BUFFALO, NY (WKBW) -- Traces of radiation from Japan's damaged nuclear power plant have shown up on sensors in the United States, primarily in the west but here in Western New York as well.
And traces of radiation were also found in Cleveland's rainwater, discovered during an Environmental Protection Agency (EPA) study to better understand what's falling into Lake Erie. "Radiation detectors are very sensitive instruments and are capable of finding even a very tiny number of atoms of these radioactive materials that have been discharged from the reactor," Dr. Alan Lockwood, a University at Buffalo Professor of Nuclear Medicine and Neurology, said. "So it's not surprising that the winds have carried detectable amounts to various cities in the United Sates."
Local experts say the small amounts of radiation being found here are of no health concern but officials continue to closely monitor radiation sensors.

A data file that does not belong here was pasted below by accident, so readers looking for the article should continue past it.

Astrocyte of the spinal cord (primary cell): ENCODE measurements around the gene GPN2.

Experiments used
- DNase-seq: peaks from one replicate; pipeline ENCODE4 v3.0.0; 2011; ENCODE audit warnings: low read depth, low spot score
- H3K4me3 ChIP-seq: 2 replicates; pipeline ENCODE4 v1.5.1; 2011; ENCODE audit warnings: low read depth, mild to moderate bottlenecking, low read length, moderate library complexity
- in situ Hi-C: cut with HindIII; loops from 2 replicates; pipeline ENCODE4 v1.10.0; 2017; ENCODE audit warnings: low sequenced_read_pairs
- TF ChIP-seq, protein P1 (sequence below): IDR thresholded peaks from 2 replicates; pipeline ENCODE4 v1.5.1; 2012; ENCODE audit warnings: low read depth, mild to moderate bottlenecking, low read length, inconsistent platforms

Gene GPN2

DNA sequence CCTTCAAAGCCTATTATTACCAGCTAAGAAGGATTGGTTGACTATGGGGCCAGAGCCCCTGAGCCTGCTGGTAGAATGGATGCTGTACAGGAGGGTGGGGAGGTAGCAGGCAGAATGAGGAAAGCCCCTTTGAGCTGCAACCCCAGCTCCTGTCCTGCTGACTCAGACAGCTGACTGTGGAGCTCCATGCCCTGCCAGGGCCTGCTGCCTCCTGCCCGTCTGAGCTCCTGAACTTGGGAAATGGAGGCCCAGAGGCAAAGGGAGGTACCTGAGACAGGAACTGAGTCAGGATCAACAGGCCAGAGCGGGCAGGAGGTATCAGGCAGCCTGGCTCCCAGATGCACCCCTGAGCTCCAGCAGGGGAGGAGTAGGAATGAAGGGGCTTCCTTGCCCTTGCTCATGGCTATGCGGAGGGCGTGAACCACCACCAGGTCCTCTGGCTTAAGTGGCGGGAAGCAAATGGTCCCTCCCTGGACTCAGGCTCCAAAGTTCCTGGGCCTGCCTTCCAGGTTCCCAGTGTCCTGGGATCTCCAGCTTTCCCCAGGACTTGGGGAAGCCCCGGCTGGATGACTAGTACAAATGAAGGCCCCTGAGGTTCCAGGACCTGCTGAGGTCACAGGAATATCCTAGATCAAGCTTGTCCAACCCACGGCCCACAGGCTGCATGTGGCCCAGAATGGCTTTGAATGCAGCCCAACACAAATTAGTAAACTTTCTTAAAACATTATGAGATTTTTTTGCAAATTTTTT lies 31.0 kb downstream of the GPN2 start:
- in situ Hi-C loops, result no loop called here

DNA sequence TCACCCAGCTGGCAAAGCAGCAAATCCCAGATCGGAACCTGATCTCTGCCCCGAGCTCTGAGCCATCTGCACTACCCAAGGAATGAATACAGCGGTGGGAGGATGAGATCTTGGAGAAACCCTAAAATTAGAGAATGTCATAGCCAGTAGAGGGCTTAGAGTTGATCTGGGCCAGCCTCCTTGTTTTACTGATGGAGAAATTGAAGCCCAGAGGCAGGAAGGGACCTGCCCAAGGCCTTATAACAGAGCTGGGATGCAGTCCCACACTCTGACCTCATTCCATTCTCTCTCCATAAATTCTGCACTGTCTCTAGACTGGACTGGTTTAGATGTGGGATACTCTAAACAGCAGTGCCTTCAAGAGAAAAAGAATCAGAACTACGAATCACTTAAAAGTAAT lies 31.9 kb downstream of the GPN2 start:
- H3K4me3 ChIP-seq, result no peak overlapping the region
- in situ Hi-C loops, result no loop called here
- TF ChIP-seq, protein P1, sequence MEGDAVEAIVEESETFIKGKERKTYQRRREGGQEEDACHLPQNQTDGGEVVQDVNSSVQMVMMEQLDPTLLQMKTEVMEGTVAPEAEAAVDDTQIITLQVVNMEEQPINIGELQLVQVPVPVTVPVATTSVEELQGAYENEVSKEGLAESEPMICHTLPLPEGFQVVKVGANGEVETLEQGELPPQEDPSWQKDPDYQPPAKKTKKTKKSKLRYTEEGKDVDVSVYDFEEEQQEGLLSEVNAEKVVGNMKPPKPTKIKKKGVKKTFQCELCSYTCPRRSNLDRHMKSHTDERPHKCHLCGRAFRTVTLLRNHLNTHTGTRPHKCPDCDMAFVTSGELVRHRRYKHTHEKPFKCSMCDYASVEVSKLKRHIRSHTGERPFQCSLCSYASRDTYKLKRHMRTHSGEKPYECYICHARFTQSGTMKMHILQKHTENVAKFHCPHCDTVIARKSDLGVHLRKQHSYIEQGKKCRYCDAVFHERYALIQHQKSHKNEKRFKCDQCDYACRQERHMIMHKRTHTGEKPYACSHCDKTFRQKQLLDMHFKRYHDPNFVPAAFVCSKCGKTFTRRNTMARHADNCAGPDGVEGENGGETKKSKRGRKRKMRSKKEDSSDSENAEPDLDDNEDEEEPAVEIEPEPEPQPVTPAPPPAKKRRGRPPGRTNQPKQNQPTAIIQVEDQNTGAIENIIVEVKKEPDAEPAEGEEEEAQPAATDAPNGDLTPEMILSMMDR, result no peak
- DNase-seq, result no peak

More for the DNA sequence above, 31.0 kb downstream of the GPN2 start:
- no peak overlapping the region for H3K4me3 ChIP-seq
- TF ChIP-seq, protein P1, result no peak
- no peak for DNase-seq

There are 124 EPA radiation sensors nationwide. Two of those are local, one in Lockport and another near Rochester. The sensor in Lockport is currently not working, but the EPA says it will be fixed this week.
The New York State Health Department says it has 12 sites testing the quality of air and water, including ones at the Niagara River, Locksley Point, and Olcott Beach. And an additional air sampling station has been installed near Albany. There have only been trace amounts of radioactivity found. "We're exposed to radiation every day of our lives and the change in the radiation exposure that is caused by this reactor accident in Japan is so small that it does not make any significant difference in terms of the risk in developing cancer in the American population," Dr. Lockwood said.
The health department says it'll have latest results from the sensors by the middle of this week, but doesn't expect the amounts to be near a level that would pose a public health concern. Many health experts say they do not expect to see harmful levels of radiation reaching the United States from Japan.